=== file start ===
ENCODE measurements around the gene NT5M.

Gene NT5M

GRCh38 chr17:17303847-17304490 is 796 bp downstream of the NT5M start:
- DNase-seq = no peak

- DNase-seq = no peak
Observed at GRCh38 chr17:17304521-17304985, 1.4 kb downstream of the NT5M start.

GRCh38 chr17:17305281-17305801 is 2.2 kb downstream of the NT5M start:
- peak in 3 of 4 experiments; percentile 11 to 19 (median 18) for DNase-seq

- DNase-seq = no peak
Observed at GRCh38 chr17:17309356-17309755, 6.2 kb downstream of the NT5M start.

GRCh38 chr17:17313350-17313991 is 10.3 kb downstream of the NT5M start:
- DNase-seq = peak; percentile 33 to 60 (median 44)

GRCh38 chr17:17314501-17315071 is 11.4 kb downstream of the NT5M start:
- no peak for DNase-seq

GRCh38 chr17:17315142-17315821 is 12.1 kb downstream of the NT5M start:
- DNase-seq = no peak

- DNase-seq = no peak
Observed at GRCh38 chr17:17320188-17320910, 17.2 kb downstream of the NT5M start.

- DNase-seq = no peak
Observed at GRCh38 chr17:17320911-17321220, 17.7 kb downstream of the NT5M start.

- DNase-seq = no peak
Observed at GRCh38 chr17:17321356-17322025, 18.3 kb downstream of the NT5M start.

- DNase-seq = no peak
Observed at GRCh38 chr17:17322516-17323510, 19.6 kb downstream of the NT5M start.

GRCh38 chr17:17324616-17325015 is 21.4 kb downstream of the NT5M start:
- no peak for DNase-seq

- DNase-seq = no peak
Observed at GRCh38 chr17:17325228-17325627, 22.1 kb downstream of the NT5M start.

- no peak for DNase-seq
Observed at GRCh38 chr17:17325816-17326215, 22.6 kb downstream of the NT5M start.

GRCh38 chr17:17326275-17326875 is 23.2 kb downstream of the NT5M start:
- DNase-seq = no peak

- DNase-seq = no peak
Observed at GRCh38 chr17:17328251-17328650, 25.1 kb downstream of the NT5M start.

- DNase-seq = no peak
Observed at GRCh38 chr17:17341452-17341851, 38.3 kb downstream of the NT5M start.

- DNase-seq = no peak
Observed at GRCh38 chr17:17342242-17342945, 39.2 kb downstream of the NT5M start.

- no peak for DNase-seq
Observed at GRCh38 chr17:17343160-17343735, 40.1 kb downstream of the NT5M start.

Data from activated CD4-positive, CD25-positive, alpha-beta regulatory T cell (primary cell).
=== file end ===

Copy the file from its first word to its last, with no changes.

ENCODE measurements around the gene NT5M.

Gene NT5M

GRCh38 chr17:17303847-17304490 is 796 bp downstream of the NT5M start:
- DNase-seq = no peak

- DNase-seq = no peak
Observed at GRCh38 chr17:17304521-17304985, 1.4 kb downstream of the NT5M start.

GRCh38 chr17:17305281-17305801 is 2.2 kb downstream of the NT5M start:
- peak in 3 of 4 experiments; percentile 11 to 19 (median 18) for DNase-seq

- DNase-seq = no peak
Observed at GRCh38 chr17:17309356-17309755, 6.2 kb downstream of the NT5M start.

GRCh38 chr17:17313350-17313991 is 10.3 kb downstream of the NT5M start:
- DNase-seq = peak; percentile 33 to 60 (median 44)

GRCh38 chr17:17314501-17315071 is 11.4 kb downstream of the NT5M start:
- no peak for DNase-seq

GRCh38 chr17:17315142-17315821 is 12.1 kb downstream of the NT5M start:
- DNase-seq = no peak

- DNase-seq = no peak
Observed at GRCh38 chr17:17320188-17320910, 17.2 kb downstream of the NT5M start.

- DNase-seq = no peak
Observed at GRCh38 chr17:17320911-17321220, 17.7 kb downstream of the NT5M start.

- DNase-seq = no peak
Observed at GRCh38 chr17:17321356-17322025, 18.3 kb downstream of the NT5M start.

- DNase-seq = no peak
Observed at GRCh38 chr17:17322516-17323510, 19.6 kb downstream of the NT5M start.

GRCh38 chr17:17324616-17325015 is 21.4 kb downstream of the NT5M start:
- no peak for DNase-seq

- DNase-seq = no peak
Observed at GRCh38 chr17:17325228-17325627, 22.1 kb downstream of the NT5M start.

- no peak for DNase-seq
Observed at GRCh38 chr17:17325816-17326215, 22.6 kb downstream of the NT5M start.

GRCh38 chr17:17326275-17326875 is 23.2 kb downstream of the NT5M start:
- DNase-seq = no peak

- DNase-seq = no peak
Observed at GRCh38 chr17:17328251-17328650, 25.1 kb downstream of the NT5M start.

- DNase-seq = no peak
Observed at GRCh38 chr17:17341452-17341851, 38.3 kb downstream of the NT5M start.

- DNase-seq = no peak
Observed at GRCh38 chr17:17342242-17342945, 39.2 kb downstream of the NT5M start.

- no peak for DNase-seq
Observed at GRCh38 chr17:17343160-17343735, 40.1 kb downstream of the NT5M start.

Data from activated CD4-positive, CD25-positive, alpha-beta regulatory T cell (primary cell).